Public health is a wide-ranging discipline, which has been defined as "the science and art of preventing disease”, prolonging life and improving quality of life through organized efforts and informed choices of society, organizations, communities and individuals.

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Public Health is most probably the discipline of science that materially improves the lives of the most people around the world, striving to use evidence, expertise, and insight from all disciplines to improve the health and wellbeing of the population as a whole.

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The UK, and Liverpool in particular, has a long history of pioneering Public Health research and programmes, many of which have materially & significantly improved the lives of people in local communities & around the world.

ljmu.ac.uk/about-us/news/…
Sadly, while modern-Science has largely used strong ethical principles and robust frameworks to understand more about the world & improve society, Science has also been misused throughout history.

Sometimes this has been for genuine evil and with truly terrible consequences.
Given the complex and somewhat troubled history of scientific research, & the scientific method itself, the term 'Human Guinea Pig Experiments' carries a lot of weight and has wide-ranging and serious implications.

I don't really think I need to go into the details of why that is, although we can see examples from Nuremberg trial, or from many mental institutions throughout 19/20th century for what 'human guinea-pig experimentation' really is.
jamanetwork.com/journals/jama/…
It is not a term that should, in my opinion, be bandied around lightly.
If making such claims, it would be reasonable to assume accusors know who the investigators actually are, what and how they are actually studying, & what channels they have gone through.
From original&subsequent tweets, this doesn't seem to be the case, where it became clear those making or defending the allegations did not actually have any particular knowledge of details of study - Assumptions around whom is responsible & basics of study design were incorrect.
In a country with freedom of expression & scientific thought, it is the right of @Zubhaque to make whatever allegation she deems fit, esp if there is a genuine case of 'human guinea-pig experimentation.'

It is @GabrielScally @chrischirp right to defend these allegations.
But if scientists genuinely think there is 'human guinea-pig experimentation' carried out on the people of L'pool & are willing to publicly implicate PIs as being responsible for this, they have a duty to immediately report this via official channels, & not just via some Tweets.
Misinformed allegations of unethical Public Health practice were also bandied around during the initial community testing pilot.

A lot of this was via Twitter, some via letters to participants, and really not much through official channels or directly to researchers involved.
These actually had an impact on the results of the community testing pilot.

liverpool.ac.uk/media/livacuk/…
Qualitative evidence shows these misinformed allegations & the general furore of misinformation around testing was actually a key reason for lower than desired test uptake, which likely led to sustained higher community prevalence, particularly in the most deprived areas.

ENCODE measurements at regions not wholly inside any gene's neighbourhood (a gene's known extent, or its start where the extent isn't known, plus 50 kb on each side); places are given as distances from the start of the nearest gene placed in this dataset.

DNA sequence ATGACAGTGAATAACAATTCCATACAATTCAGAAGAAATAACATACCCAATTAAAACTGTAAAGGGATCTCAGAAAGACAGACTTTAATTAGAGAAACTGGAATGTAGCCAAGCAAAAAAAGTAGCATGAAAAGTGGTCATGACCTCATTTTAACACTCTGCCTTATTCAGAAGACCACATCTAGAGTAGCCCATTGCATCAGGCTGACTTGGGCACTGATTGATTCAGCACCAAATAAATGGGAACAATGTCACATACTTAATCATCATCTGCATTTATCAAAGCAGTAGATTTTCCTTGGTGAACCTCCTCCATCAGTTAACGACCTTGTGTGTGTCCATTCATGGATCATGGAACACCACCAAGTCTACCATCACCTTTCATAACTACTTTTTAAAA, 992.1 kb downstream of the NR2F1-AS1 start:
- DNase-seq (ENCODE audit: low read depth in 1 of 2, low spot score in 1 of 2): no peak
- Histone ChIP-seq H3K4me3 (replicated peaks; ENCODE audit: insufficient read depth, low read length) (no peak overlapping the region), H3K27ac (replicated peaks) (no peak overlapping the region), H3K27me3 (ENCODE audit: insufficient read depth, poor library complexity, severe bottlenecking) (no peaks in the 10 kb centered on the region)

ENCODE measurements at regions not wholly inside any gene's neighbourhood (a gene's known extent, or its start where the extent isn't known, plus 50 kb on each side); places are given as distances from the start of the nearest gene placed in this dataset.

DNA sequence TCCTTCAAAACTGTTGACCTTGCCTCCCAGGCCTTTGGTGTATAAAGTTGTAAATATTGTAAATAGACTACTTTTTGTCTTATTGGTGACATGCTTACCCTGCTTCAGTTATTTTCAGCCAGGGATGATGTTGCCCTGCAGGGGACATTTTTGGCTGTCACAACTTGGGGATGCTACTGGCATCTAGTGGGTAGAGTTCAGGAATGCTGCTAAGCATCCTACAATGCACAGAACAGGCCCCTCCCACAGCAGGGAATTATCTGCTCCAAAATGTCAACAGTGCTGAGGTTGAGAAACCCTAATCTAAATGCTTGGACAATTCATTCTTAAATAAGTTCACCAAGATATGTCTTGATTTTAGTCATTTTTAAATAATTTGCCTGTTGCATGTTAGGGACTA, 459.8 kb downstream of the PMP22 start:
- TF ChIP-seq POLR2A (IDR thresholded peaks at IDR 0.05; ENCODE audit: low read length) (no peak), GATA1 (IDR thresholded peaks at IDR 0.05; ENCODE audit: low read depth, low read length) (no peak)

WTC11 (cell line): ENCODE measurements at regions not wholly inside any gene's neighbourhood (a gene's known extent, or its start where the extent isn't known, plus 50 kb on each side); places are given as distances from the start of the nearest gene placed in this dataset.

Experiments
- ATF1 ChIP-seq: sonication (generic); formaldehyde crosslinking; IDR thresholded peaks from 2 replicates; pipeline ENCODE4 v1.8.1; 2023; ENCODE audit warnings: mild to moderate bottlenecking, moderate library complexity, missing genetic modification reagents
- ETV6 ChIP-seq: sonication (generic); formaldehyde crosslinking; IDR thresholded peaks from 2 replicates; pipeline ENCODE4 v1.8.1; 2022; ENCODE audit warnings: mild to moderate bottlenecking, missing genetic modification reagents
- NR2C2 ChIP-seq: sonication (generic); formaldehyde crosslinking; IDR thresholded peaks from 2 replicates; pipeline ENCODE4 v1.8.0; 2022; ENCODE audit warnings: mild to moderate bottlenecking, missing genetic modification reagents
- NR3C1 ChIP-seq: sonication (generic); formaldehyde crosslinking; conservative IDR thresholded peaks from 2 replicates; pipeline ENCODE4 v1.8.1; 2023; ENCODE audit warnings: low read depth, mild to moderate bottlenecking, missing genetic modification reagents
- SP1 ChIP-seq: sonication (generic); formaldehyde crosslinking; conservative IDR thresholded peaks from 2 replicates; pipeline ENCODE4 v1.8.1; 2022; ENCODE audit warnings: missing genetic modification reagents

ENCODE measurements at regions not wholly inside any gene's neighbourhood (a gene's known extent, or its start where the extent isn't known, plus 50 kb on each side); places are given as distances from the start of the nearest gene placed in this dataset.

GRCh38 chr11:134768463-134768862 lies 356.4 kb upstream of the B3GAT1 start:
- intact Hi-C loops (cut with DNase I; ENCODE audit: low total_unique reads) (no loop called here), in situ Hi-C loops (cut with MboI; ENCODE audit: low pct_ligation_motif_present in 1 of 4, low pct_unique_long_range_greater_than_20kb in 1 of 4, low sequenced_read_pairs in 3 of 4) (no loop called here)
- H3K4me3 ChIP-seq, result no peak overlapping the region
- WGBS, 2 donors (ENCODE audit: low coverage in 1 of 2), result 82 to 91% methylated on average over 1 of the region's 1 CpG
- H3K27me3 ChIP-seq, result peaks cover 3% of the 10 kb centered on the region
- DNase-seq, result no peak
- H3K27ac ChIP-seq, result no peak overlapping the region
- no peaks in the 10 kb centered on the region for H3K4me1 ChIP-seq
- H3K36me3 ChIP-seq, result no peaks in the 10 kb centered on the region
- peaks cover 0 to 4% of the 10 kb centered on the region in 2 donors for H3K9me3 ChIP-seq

Given how bad the following epidemic wave the UK experienced was, it follows that this decreased uptake and sustained higher prevalence resulted in some hospitalizations & deaths which could otherwise have been prevented by this pilot evaluation.
Why am I saying this? Because this goes to show what scientists say on Twitter, or in the media, does actually matter.

How we do PH, science, and science communication does actually matter.

Allegations you make against colleagues or fellow human beings do actually matter.
Such serious allegations of malpractice should only be made after careful consideration of the context and evidence, and if you are confident enough to stand by them when scrutinised.
If one genuinely thinks 'human guinea pig experiments' are being undertaken on the population of a city in UK, that does need to be raised immediately to the PI directly, as well as to other senior officials & academics in this country - it's an *extremely* serious allegation.
If not, then please just find better and less sensationalist language to use.

It is perfectly fine to have ethical concerns, these are very complex issues and require careful consideration, & criticism & challenge is fundamental to good science.
But when claims are from people who have made little effort to understand what is actually going on here, these claims are, imo, unsubstantiated.
Ergo, accusations of 'human guinea pig experiments' against esteemed colleagues who shoulder ultimate responsibility are unacceptable.
I also think this leads into a wider issue where it now seems any disagreement between scientists, or diffs in styles/approaches/values, seems to result in public accusations of malpractice, rather than simply sci disagreement/diff interpretations of complex & limited evidence.
It would also be good to consider that in reality, the Local universities and local Public health probably have a better idea for what is best for the people they serve than those who haven't been involved in the local response, who sit behind a screen complaining.